See also: cause, common

common ground

Shared beliefs or interests, a foundation for mutual understanding. For example, The European Union is struggling to find common ground for establishing a single currency. [1920s]
See also: common, ground

common touch, the

The ability to appeal to the ordinary person's sensibilities and interests. For example, The governor is an effective state leader who also happens to have the common touch. This phrase employs common in the sense of "everyday" or "ordinary." [c. 1940]
See also: common

in common

Shared characteristics, as in One of the few things John and Mary have in common is a love of music. [Mid-1600s]
2. Held equally, in joint possession or use, as in This land is held in common by all the neighbors. [Late 1300s]
See also: common

in common

Equally with or by all.
See also: common
References in periodicals archive ?
This distinction, however, cannot be reached without commonness.
The results of comparing commonness and challenge are also enlightening.
Commonness of the SDS code is determined by looking at the percentage of persons in the normative group having that three-letter code (Holland, 1997).
Not surprisingly, these considerations concern two features of the common good: its goodness and its commonness.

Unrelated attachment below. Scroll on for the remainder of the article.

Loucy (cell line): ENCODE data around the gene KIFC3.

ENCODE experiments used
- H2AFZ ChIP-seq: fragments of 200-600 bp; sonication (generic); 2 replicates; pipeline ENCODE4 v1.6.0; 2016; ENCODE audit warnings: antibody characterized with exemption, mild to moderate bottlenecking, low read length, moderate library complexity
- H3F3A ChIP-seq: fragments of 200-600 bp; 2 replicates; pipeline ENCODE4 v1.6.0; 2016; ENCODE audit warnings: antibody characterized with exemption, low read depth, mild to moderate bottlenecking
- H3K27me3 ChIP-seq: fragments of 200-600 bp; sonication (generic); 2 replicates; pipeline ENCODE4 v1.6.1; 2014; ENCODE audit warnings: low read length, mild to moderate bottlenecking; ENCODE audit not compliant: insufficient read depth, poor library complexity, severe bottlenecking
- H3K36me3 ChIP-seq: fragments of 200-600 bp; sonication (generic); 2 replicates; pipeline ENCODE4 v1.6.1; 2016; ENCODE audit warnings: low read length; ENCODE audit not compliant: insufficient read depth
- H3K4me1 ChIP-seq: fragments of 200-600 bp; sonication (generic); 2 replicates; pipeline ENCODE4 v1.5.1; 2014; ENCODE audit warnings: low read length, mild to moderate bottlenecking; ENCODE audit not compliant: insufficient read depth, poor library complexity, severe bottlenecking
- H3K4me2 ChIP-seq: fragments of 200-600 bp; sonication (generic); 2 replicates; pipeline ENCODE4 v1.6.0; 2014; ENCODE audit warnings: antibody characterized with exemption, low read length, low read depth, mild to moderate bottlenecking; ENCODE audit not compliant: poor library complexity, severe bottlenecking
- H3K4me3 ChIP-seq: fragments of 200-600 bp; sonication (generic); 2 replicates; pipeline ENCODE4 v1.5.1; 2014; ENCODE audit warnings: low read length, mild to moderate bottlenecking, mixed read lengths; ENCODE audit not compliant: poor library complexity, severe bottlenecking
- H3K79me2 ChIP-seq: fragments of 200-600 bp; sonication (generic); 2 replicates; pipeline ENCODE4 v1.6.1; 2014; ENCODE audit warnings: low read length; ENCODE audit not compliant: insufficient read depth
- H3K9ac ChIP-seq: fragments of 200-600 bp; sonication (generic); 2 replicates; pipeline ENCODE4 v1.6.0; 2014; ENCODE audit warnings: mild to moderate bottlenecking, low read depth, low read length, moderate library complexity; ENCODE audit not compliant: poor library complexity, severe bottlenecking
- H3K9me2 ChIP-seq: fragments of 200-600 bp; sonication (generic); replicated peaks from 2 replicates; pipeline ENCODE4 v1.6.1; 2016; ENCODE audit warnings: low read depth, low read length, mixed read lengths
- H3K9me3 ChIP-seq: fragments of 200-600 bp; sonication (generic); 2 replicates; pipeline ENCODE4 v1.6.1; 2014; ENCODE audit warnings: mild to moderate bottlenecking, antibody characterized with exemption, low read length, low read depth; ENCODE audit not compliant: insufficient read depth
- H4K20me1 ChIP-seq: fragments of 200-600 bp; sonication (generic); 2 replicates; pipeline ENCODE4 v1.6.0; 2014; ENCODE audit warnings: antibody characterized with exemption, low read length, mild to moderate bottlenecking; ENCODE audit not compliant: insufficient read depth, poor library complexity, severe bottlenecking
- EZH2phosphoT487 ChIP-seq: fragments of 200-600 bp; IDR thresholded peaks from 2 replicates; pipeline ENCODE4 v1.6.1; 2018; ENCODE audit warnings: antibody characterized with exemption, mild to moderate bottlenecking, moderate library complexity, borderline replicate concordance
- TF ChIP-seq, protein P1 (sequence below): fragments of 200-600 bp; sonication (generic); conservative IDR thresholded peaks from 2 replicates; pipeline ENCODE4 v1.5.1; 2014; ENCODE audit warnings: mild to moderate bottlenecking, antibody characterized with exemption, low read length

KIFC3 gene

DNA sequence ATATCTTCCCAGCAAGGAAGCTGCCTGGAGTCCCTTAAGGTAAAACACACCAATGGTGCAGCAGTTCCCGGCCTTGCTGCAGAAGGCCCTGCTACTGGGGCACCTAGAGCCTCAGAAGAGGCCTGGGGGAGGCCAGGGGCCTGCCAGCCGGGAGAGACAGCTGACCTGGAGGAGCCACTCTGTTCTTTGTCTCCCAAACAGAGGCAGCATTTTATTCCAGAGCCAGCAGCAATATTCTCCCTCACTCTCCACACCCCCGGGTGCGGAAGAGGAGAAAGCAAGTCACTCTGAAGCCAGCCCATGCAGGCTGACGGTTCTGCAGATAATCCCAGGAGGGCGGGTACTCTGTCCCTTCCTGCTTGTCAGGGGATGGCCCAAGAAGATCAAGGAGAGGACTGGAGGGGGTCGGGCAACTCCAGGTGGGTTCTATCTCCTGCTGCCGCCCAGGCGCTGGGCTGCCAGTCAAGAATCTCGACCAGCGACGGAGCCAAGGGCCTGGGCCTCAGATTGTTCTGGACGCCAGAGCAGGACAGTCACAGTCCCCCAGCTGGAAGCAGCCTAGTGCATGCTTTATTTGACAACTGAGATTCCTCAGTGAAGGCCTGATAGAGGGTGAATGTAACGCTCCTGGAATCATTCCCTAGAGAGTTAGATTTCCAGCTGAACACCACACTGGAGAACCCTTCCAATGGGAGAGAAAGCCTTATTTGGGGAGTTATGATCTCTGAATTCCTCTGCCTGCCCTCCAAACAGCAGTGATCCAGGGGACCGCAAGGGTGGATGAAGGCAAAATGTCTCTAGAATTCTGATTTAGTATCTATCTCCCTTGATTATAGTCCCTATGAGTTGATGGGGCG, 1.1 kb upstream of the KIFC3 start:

But for those who cheer the precision of the properly placed parentheses, the diversion of a dash or just the utilitarian commonness of the comma, give up an exclamation point: August 22 is National Punctuation Day.
Despite the commonness of such claims, little evidence has ever been presented for a left bias at NPR, and FAIRs latest study gives it no support.
Commonness of the Indo-European languages is reflected in regular correspondences of the grammatical and mostly of phonetic structures.
The very commonness of mental illness is one of the most powerful messages we have when we are trying to fight stigma.
Politically, Christianity's innovation was human equality and human dignity, human rights; and this is underlined by the commonness of Jesus, by his opposition to the law, by his blessing of the poor, of the little.
I have always loathed the Burtons for their vulgarity, commonness and crass bad taste, she combining the worst of US and English taste, he as butch and coarse as only a Welshman can be," he wrote.
who is too niceminded to be conscious of the commonness of the Colonies &, appreciating their wide future, soon loves them better than the old country .
Based on pre-treatment comparisons of species overlap and Index of Commonness values, the vegetation in the three survey areas used in this study at the Pony Express Conservation Area near Osborn, Missouri, were considered similar in initial plant composition.
garigues suggests that their commonness has been partially favored by
Klarmann's literal translation of the German for dandelion "hundeblume" as "dog-flower" seems, also, to point to the flower's commonness (Klarmann 113); this canine attribute would anticipate the flower's being on a level of inconspicuousness parallel with the "barking" guards.